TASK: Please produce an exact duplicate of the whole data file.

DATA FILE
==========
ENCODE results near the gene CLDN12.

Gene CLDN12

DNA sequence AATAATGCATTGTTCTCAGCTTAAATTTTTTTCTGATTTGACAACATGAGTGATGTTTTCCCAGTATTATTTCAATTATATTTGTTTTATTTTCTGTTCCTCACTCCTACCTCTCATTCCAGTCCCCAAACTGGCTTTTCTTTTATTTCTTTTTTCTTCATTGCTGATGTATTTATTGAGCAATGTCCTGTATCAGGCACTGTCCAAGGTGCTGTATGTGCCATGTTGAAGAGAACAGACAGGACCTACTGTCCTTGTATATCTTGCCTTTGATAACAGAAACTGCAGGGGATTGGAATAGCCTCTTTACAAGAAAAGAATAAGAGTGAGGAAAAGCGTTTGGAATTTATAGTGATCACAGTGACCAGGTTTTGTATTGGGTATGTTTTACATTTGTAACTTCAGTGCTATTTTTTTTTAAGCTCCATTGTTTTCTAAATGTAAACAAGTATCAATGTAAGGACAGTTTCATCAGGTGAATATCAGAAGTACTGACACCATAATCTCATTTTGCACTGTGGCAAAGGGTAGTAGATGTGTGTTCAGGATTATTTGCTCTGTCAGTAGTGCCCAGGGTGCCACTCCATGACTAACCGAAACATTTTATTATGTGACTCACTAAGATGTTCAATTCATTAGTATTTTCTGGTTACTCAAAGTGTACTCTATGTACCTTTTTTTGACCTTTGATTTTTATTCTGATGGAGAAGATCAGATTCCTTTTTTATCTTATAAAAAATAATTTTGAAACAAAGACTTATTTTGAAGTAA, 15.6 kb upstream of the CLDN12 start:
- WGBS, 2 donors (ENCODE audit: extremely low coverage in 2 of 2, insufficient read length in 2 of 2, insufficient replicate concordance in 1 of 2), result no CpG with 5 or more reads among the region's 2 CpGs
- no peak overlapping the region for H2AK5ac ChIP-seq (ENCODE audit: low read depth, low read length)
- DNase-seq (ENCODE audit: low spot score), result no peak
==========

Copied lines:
ENCODE results near the gene CLDN12.

Gene CLDN12

DNA sequence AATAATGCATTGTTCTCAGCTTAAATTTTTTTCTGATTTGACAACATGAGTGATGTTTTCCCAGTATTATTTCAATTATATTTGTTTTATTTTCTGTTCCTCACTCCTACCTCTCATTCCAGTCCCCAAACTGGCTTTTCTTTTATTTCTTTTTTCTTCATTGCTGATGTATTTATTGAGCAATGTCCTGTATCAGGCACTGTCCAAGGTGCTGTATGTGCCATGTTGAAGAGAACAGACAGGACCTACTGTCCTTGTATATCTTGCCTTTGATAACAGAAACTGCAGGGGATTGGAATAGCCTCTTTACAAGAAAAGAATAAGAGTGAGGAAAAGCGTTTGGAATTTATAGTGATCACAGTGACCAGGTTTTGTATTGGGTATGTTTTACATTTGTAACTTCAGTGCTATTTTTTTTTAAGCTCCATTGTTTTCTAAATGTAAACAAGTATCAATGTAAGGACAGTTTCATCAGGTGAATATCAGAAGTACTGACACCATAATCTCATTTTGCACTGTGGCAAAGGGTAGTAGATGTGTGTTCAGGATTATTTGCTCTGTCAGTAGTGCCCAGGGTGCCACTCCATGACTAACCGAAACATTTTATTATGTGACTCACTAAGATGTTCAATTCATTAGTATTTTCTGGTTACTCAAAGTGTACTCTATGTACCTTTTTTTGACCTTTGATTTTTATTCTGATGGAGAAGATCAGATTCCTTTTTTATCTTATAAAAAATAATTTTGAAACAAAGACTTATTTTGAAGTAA, 15.6 kb upstream of the CLDN12 start:
- WGBS, 2 donors (ENCODE audit: extremely low coverage in 2 of 2, insufficient read length in 2 of 2, insufficient replicate concordance in 1 of 2), result no CpG with 5 or more reads among the region's 2 CpGs
- no peak overlapping the region for H2AK5ac ChIP-seq (ENCODE audit: low read depth, low read length)
- DNase-seq (ENCODE audit: low spot score), result no peak